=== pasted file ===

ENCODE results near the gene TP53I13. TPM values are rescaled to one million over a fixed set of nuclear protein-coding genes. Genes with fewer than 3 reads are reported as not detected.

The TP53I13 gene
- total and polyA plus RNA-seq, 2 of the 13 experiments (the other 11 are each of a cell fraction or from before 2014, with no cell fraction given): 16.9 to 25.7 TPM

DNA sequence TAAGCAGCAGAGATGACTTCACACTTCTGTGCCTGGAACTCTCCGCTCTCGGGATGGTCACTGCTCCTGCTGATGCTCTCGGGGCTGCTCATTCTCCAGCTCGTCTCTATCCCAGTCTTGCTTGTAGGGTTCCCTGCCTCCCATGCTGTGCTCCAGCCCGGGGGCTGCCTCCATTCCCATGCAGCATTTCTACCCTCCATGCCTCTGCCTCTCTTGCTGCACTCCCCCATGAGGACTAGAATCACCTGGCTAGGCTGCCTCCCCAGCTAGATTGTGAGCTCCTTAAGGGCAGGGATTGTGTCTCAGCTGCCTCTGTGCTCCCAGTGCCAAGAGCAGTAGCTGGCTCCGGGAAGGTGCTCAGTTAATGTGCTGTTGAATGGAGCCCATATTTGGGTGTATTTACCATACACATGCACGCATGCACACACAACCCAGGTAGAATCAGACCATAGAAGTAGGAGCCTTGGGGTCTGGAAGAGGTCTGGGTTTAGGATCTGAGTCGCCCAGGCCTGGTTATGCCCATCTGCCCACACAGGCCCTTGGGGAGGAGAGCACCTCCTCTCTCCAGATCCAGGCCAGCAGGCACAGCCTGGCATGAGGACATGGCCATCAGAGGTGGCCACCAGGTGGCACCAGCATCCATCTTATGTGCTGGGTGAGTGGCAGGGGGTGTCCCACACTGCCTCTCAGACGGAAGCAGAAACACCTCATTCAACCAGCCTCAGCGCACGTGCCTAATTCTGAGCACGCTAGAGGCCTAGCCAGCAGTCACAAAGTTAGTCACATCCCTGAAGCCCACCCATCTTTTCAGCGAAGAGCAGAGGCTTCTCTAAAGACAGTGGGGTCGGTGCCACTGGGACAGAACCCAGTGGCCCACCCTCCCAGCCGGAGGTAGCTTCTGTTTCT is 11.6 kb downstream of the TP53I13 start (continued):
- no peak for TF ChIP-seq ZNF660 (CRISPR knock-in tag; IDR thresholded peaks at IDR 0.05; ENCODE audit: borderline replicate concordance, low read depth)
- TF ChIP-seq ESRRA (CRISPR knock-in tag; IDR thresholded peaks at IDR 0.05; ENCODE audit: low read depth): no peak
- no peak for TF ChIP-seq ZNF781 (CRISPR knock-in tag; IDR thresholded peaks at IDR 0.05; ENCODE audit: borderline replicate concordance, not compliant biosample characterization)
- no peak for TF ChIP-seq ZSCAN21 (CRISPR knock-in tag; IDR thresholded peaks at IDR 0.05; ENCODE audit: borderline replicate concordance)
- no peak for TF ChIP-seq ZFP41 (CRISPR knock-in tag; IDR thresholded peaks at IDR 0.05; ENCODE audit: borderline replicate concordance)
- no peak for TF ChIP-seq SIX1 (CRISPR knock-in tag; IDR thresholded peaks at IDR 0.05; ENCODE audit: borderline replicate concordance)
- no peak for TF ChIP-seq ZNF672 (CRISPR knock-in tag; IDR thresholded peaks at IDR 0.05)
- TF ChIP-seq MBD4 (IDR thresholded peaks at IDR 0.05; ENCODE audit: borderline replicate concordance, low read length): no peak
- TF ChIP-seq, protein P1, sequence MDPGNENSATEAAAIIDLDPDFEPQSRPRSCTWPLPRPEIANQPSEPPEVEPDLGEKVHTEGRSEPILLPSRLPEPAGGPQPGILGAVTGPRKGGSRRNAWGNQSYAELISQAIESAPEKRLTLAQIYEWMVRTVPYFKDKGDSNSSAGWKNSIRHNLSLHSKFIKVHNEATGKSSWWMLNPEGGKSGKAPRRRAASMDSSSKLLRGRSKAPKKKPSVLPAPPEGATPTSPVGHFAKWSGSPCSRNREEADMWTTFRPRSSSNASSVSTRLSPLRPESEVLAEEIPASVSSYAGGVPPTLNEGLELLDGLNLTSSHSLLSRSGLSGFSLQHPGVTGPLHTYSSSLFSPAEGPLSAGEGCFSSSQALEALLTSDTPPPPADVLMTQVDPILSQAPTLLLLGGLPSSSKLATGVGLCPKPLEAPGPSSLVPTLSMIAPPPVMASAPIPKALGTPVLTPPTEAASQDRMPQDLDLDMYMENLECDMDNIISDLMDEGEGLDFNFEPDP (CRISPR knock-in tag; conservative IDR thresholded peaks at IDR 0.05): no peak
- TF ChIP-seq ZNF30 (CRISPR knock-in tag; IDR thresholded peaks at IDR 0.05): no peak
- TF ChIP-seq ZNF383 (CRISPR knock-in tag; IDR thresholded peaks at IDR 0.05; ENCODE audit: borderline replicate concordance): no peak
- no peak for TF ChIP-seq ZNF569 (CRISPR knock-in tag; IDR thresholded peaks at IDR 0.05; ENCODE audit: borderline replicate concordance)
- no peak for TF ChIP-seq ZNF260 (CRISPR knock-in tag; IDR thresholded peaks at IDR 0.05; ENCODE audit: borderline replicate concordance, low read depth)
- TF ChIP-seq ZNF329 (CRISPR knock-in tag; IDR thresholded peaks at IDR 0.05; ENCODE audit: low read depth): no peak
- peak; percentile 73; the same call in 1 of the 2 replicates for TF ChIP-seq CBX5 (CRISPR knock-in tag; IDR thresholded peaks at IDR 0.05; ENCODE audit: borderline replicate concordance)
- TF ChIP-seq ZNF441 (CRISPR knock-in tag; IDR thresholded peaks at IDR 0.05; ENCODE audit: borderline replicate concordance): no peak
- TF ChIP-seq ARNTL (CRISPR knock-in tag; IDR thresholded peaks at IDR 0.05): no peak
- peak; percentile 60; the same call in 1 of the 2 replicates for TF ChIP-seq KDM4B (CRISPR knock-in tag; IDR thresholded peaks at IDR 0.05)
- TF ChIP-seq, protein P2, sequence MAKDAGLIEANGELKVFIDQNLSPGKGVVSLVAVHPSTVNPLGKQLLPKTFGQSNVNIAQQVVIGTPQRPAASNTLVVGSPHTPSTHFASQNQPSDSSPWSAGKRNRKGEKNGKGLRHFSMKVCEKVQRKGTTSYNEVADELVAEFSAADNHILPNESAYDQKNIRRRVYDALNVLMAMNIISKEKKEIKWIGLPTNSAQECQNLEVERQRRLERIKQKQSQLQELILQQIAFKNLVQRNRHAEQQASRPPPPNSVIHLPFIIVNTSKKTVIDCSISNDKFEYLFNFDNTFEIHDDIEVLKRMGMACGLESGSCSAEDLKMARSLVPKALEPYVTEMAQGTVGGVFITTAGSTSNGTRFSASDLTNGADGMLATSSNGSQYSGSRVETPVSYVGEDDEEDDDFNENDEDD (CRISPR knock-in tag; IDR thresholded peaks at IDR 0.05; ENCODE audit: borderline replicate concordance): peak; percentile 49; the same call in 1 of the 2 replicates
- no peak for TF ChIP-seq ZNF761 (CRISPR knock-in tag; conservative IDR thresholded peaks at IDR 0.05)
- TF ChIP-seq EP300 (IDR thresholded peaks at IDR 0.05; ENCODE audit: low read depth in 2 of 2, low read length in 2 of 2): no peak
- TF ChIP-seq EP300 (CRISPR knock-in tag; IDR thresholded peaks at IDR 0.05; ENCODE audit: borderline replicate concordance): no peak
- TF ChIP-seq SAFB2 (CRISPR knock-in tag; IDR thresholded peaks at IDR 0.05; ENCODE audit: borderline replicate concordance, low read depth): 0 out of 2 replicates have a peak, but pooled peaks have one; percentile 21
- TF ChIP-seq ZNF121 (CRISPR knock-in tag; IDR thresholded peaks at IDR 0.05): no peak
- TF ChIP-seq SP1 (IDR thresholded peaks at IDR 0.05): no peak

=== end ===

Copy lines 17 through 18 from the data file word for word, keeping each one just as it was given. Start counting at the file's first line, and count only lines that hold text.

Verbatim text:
- no peak for TF ChIP-seq ZNF260 (CRISPR knock-in tag; IDR thresholded peaks at IDR 0.05; ENCODE audit: borderline replicate concordance, low read depth)
- TF ChIP-seq ZNF329 (CRISPR knock-in tag; IDR thresholded peaks at IDR 0.05; ENCODE audit: low read depth): no peak